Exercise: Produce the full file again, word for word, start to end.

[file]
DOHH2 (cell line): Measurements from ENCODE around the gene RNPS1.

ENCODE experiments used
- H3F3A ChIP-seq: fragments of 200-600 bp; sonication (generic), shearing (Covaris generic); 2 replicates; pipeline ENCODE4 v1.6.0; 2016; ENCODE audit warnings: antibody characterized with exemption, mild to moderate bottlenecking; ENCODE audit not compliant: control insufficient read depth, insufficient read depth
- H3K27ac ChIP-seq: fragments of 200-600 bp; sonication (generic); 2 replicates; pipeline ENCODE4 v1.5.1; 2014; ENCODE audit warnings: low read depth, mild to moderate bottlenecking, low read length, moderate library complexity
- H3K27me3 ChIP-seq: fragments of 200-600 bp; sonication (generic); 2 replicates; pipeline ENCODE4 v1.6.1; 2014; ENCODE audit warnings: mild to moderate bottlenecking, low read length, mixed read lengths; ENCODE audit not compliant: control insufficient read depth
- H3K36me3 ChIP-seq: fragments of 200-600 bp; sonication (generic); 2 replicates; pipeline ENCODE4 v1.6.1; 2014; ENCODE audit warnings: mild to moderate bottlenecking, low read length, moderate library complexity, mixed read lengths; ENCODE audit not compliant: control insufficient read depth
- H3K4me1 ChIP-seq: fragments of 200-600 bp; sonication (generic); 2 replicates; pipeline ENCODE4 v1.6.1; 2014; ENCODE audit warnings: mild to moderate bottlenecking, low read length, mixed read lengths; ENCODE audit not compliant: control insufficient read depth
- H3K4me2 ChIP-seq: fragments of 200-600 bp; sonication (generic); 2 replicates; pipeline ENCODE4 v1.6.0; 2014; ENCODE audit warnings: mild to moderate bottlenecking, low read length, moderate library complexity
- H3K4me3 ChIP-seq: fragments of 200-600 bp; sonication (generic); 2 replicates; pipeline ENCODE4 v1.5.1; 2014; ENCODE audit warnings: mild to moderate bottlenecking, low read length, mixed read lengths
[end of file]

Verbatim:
DOHH2 (cell line): Measurements from ENCODE around the gene RNPS1.

ENCODE experiments used
- H3F3A ChIP-seq: fragments of 200-600 bp; sonication (generic), shearing (Covaris generic); 2 replicates; pipeline ENCODE4 v1.6.0; 2016; ENCODE audit warnings: antibody characterized with exemption, mild to moderate bottlenecking; ENCODE audit not compliant: control insufficient read depth, insufficient read depth
- H3K27ac ChIP-seq: fragments of 200-600 bp; sonication (generic); 2 replicates; pipeline ENCODE4 v1.5.1; 2014; ENCODE audit warnings: low read depth, mild to moderate bottlenecking, low read length, moderate library complexity
- H3K27me3 ChIP-seq: fragments of 200-600 bp; sonication (generic); 2 replicates; pipeline ENCODE4 v1.6.1; 2014; ENCODE audit warnings: mild to moderate bottlenecking, low read length, mixed read lengths; ENCODE audit not compliant: control insufficient read depth
- H3K36me3 ChIP-seq: fragments of 200-600 bp; sonication (generic); 2 replicates; pipeline ENCODE4 v1.6.1; 2014; ENCODE audit warnings: mild to moderate bottlenecking, low read length, moderate library complexity, mixed read lengths; ENCODE audit not compliant: control insufficient read depth
- H3K4me1 ChIP-seq: fragments of 200-600 bp; sonication (generic); 2 replicates; pipeline ENCODE4 v1.6.1; 2014; ENCODE audit warnings: mild to moderate bottlenecking, low read length, mixed read lengths; ENCODE audit not compliant: control insufficient read depth
- H3K4me2 ChIP-seq: fragments of 200-600 bp; sonication (generic); 2 replicates; pipeline ENCODE4 v1.6.0; 2014; ENCODE audit warnings: mild to moderate bottlenecking, low read length, moderate library complexity
- H3K4me3 ChIP-seq: fragments of 200-600 bp; sonication (generic); 2 replicates; pipeline ENCODE4 v1.5.1; 2014; ENCODE audit warnings: mild to moderate bottlenecking, low read length, mixed read lengths